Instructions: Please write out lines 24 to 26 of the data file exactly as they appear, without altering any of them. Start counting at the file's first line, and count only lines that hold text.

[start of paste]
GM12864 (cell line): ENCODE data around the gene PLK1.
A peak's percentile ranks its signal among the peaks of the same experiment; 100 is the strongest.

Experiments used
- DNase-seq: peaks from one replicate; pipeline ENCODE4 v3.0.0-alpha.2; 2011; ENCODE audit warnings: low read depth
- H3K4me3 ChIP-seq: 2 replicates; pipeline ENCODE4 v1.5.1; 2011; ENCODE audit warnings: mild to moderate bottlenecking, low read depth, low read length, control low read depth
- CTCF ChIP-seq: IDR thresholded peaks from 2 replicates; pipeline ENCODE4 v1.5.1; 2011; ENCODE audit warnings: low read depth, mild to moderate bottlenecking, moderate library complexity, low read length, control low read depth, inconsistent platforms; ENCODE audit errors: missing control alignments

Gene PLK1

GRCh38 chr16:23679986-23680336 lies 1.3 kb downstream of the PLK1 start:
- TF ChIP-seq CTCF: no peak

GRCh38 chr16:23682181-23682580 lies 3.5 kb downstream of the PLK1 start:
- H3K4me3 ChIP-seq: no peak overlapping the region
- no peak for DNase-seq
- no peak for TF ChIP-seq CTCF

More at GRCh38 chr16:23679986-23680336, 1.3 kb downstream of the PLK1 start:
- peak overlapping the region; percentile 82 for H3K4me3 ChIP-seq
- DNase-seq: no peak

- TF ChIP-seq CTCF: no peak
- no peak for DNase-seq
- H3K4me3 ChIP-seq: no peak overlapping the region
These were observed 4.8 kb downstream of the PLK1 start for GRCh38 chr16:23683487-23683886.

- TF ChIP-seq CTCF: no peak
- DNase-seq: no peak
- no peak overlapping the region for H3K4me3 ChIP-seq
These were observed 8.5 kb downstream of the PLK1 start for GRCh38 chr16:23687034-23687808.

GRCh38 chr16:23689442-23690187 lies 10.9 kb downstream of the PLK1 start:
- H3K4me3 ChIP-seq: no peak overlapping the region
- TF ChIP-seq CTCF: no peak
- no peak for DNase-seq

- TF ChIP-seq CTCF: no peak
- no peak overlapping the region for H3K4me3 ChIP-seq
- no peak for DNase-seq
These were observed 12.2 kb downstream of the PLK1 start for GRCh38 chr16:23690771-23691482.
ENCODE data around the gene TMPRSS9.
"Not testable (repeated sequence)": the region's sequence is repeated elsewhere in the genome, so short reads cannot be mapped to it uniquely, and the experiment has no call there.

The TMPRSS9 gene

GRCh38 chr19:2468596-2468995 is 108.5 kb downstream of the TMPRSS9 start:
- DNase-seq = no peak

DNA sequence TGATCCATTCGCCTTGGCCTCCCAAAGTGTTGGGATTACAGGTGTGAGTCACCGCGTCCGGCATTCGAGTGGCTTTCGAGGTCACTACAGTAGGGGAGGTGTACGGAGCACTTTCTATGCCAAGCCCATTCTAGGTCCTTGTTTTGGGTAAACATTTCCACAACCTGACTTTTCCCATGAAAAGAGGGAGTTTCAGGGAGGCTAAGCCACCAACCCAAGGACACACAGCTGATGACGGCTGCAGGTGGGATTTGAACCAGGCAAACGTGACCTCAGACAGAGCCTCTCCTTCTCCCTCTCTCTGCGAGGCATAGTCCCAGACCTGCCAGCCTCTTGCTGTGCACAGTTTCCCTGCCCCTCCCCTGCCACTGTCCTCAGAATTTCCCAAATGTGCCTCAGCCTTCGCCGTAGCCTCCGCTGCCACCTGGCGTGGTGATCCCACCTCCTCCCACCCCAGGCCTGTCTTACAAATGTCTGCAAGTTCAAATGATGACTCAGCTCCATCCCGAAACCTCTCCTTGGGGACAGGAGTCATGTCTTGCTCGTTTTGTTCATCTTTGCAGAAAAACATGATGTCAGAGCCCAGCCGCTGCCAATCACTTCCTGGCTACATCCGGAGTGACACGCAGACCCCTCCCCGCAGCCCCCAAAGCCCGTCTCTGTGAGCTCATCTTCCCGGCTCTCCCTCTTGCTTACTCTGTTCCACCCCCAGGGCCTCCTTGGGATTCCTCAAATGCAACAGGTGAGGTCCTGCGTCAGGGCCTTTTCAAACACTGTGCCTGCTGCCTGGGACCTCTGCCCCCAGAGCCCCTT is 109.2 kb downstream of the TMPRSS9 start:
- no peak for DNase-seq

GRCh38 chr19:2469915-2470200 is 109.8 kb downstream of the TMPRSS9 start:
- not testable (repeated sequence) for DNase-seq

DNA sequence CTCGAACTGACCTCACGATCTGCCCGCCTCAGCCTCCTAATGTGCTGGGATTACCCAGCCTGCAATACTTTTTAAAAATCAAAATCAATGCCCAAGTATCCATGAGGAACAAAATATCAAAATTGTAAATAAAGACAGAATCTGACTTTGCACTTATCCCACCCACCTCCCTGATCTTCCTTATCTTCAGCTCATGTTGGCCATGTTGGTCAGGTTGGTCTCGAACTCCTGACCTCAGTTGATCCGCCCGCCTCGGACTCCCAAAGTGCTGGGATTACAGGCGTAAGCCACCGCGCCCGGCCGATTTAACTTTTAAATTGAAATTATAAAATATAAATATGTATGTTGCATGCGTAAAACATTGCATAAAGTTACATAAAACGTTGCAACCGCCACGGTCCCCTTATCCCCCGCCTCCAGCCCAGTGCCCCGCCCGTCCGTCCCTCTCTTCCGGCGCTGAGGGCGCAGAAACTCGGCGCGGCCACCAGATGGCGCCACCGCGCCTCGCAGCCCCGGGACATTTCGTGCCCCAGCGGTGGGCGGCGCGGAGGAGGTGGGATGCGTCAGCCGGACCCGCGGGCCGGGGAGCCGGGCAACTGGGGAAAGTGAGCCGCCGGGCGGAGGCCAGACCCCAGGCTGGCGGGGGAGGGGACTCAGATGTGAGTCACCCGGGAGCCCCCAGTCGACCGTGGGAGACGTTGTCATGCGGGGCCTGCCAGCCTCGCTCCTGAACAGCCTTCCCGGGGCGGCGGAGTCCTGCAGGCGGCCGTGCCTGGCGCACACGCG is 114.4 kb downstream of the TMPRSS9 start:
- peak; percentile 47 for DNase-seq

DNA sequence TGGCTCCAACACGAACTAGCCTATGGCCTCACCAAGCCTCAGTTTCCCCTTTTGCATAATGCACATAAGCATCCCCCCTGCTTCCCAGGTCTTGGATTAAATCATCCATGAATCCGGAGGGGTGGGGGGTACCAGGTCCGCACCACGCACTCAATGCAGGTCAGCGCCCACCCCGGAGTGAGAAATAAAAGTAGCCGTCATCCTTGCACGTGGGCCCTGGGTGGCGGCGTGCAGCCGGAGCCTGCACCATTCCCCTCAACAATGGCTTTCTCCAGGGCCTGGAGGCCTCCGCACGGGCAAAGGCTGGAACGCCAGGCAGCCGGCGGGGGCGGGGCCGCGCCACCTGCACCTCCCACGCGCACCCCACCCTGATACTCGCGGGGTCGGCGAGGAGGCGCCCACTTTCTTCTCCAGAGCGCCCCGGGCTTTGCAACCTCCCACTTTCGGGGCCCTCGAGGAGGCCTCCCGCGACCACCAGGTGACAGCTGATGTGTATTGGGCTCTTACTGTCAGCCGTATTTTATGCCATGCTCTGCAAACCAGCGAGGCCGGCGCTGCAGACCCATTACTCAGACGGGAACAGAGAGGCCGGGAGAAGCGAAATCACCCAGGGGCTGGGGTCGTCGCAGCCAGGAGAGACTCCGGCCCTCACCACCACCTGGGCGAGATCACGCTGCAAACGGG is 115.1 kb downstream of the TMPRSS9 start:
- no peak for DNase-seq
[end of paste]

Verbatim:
These were observed 8.5 kb downstream of the PLK1 start for GRCh38 chr16:23687034-23687808.

GRCh38 chr16:23689442-23690187 lies 10.9 kb downstream of the PLK1 start:
- H3K4me3 ChIP-seq: no peak overlapping the region